We then learn about a weird quirk in their relationship.  Apparently they agreed to be together for five years, during which time if they fell in love with another they would be allowed to leave the relationship.  At the time when I read this I was thinking that this might be a marriage of convenience, so that perhaps the woman could become an american citizen or something.  Our narrator then might have caught feelings for her, and complicated this plan that they had going.

Stinson then bids farewell to Jean before they can really conclude their conversation and jumps off into a cab.  He reflects as he is speeding away how he has felt followed the last few times he has left, but since he can’t seem to spot anyone on his tail he gives it no further thought.  What he does however is say the following:

Jean Riviere had been mine for three years.  And, pledge or no pledge, I intended to keep her as long as I chose.  I did not live her; I had never expected her to love me.  To her I was simply a middle-aged protector- and a source of money, gowns, and jewels.  Her pledge, I believed, was merely an effort to salve a passing qualm of conscience.  But she could not trick me.  My hands clenched at the thought.  I would not be made a laughing-stock.

So needless to say my opinion of our narrator sank even further.  He’s basically keeping a woman bound to him out of some strange loveless pledge, and then still conjuring up rage against her and and another man.  Either he’s lying to himself about his own feeling towards Jean, or he’s just psychotic.

Stinson continues to feel like he is being followed, and so ditches the cab and walks a distance in front of a series of reflective shop windows.  He watches the windows to see if he is being followed, and discovers that yes he is!  There are two men watching him from across the street, one looks to be a rather clumsy detective type, and the other looks like an aged and stooped version of himself.  Doing his level best Stinson evades his pursuers in the train station, making it appear as if he boarded the train, but secretly slipping out the back and to the street behind the building.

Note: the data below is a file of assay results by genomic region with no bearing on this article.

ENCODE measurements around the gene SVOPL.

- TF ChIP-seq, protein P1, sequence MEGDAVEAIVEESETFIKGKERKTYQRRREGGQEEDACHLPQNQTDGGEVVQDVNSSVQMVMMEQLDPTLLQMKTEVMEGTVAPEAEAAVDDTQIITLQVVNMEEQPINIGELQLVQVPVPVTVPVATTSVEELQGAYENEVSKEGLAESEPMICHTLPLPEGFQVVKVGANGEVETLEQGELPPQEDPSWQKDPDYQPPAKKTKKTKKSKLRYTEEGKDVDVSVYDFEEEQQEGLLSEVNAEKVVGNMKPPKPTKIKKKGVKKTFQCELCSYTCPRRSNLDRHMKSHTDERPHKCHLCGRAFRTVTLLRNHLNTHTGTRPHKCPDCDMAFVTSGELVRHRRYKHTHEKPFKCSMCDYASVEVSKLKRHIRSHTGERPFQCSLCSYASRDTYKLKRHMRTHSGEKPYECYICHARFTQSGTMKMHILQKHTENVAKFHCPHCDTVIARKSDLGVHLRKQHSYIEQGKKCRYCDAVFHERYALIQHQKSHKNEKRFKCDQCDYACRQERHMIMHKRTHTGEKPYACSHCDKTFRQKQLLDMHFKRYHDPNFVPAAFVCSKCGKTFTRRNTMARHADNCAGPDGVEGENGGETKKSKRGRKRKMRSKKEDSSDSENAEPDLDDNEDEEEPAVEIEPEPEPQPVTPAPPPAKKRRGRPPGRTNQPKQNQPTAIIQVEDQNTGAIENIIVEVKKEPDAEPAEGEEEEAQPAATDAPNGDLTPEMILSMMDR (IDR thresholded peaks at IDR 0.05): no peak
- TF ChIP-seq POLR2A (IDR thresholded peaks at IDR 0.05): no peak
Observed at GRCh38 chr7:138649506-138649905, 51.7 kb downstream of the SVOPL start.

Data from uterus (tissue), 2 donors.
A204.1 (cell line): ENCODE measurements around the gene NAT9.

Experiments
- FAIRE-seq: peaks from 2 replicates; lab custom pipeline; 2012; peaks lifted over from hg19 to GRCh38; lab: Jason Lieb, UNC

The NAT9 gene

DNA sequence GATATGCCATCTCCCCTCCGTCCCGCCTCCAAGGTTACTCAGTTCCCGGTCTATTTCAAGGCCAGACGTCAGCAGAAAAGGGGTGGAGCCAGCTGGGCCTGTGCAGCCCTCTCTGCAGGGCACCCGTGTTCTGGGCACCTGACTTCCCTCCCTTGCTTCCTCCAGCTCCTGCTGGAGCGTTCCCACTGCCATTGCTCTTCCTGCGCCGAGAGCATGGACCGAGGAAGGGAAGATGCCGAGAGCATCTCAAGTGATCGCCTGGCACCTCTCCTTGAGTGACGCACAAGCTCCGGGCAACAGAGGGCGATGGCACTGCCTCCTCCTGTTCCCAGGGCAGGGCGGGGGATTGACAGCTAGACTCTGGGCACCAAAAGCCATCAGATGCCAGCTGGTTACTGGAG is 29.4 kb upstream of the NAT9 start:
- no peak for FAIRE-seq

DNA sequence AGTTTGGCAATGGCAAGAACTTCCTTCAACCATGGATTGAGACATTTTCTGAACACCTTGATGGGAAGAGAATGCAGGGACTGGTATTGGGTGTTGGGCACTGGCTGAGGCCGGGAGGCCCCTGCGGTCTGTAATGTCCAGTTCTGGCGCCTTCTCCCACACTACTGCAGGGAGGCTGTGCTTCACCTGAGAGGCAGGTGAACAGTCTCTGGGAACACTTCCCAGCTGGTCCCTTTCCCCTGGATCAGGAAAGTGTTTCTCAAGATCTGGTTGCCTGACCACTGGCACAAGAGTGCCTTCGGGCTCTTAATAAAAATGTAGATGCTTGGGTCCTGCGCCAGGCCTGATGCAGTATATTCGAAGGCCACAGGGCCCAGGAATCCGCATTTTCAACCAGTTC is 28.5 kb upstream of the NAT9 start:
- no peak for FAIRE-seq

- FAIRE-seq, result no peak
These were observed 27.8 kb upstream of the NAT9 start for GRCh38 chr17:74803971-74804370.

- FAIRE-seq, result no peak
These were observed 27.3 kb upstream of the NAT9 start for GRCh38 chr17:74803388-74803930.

The narrator then goes through several motions with Sinson, sowing how cautions he is being, and building a bit of tension as he comes closer to completing his plan.  He goes to a poor set of brownstone houses, and we learn that he had rented a room there.  He then dresses in disguise, a shabby coat over evening ware, and puts a silenced revolver in his pocket.  He then slinks his way to the Golden Peacock, the ritzy night club that he knows Jean will be at with another man.

Stinson greases some palms and makes his way unnoticed to an upper balcony that overlooks the dance floor below.  His rage grows as he watches Jean flirt and dance with Randall (her new love).  He watches as they ascend to the upper level where he is, and he remains hidden nearby as they take a private booth that overlooks the inn courtyard.

As an aside, as I was reading this story I thought about how cool it would be to experience a swinging 1920s nightclub like this Golden Peacock.  The smokey rooms, the live swing music, the glitzy art deco, flapper dresses and Stetson have a certain allure to me.  I wasn’t sure just where this story was taking me, but I appreciated the fun images it was conjuring up in my mind along the way.

We learn here that Randall and Jean intend to marry and run away to japan together.  Randall wants to run off and leave immediately, while Jean wants to party the night away knowing that she is truly free with Stinson out of town.